Most of us work hard for our living. Most of you have worked from early youth, and your children are beginning to participate in the work ethic. And the financial decisions affecting you and your family should be made right here, not by some distant Federal Government.
I'm working to restore the local government for local people. You have a better capability, a wiser judgment to make these decisions right here in Mission Viejo than some bureaucrat on the banks of the Potomac.
In this Bicentennial Year, our challenge is to foster the basic appreciation we have always had for the American home, the American family, the moderation of the relationship of the government to the governed, and continued American strength throughout the world.
In the first century of our great country, our government was devoted to the establishment of a strong and stable and fair and equitable system of government. It was a unique experiment in self-government by the people.
In the second century of our country, it was a century of industrial progress in which America became the most powerful nation in the history of mankind. As we became the most productive nation, we found that our growth created the problems of bigness. In the process, the individual became dominated by huge institutions of all kinds--mass government, mass labor, mass industry, and mass education.
As I see the third century of our wonderful country, I see it as one in which we return responsibility to the individual, to encourage all Americans to help themselves. And as I travel around America it's easy to see most of us want a renewed. personal responsibility to each other and to the Nation as a whole as active citizenry makes a vital nation. It may sound awfully trite, but we have been letting Uncle Sam do it far, far too long. I'm for cutting out the unbearable Washington red tape, rolling up our own sleeves and doing it for ourselves.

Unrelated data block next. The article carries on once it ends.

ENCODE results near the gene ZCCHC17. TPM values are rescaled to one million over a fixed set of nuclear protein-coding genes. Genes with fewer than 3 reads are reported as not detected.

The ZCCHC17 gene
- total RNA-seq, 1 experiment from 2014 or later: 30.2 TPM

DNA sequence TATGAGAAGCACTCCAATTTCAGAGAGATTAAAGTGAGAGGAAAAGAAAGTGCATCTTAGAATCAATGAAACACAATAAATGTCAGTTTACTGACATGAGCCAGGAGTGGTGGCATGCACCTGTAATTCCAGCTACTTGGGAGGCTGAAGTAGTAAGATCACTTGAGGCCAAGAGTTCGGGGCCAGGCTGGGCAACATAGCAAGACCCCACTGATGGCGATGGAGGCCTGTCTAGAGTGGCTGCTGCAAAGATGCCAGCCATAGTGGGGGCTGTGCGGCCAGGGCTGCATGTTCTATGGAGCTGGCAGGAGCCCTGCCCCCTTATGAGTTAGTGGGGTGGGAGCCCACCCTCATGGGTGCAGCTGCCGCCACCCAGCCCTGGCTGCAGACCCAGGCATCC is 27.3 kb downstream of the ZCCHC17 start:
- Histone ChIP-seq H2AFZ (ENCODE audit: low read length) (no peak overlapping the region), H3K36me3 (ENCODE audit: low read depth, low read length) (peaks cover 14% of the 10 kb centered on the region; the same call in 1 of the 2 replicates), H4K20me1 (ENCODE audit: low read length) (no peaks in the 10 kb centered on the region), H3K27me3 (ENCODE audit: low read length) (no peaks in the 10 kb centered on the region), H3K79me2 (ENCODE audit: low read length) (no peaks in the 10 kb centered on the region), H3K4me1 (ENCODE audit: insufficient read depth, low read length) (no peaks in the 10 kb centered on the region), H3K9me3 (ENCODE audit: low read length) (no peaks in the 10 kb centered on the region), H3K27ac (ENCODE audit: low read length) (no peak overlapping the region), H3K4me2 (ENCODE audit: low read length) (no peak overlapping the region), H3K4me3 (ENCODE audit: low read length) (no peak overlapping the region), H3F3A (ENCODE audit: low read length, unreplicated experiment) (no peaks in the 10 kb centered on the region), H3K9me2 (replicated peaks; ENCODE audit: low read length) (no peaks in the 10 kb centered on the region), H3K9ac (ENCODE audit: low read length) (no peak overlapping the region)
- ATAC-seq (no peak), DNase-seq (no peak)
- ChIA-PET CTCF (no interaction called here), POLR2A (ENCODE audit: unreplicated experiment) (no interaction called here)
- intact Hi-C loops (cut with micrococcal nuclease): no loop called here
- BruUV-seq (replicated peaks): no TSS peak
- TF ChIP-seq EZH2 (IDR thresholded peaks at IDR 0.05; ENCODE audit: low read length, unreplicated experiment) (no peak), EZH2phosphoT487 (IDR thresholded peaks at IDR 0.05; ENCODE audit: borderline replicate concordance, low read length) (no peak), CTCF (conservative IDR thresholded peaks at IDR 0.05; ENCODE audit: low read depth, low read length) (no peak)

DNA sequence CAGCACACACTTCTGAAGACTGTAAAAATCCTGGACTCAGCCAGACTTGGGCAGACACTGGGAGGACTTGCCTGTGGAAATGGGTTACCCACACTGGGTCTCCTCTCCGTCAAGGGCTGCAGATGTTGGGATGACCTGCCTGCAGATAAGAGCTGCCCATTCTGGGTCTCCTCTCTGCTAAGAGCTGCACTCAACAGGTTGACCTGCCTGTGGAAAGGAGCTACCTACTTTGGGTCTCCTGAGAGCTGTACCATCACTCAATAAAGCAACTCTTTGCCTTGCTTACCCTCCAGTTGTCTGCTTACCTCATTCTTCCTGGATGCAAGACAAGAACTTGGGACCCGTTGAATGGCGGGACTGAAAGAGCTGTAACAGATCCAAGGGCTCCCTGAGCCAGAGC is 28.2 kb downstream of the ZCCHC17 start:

Some Americans have been disillusioned and some have become skeptical, and I can understand it. But I have found, as I travel from one State to another, that the great majority of us want to make things right in America. What we want to do is best for our society and for our country. We want to live up to that great heritage that our ancestors gave us, as a free and independent country and free and independent people. In response to that desire I want to devote my efforts to confidence and trust in our institutions, a task that must succeed if we are to rebuild our faith in the future for our children, our grandchildren and the country that we love so much.
We've made a good start. We will work together, you and I. What I promise you I will deliver. In return, I need your help, your simple strength, discipline, maturity, truth.
Let me say this in conclusion: Certain things are temporary; some things are permanent. In 200 years our beliefs have not changed in America. This is still a country where the government serves and the people rule. Thank you very, very much.
Note: The President spoke at 6:08 p.m. at the Mission Viejo High School. In his opening remarks, he referred to Phillip J. Riley, developer of the community, Wendy Edgren, chairman of the Mission Viejo Cultural Heritage Committee, and Richard A. Lowcock, chairman of the Mission Viejo Municipal Advisory Council, who presented the President with a copy of the Congressional Code of Ethics, dated 1851.
Gerald R. Ford, Remarks on the 10th Anniversary of Mission Viejo, California Online by Gerhard Peters and John T. Woolley, The American Presidency Project https://www.presidency.ucsb.edu/node/258596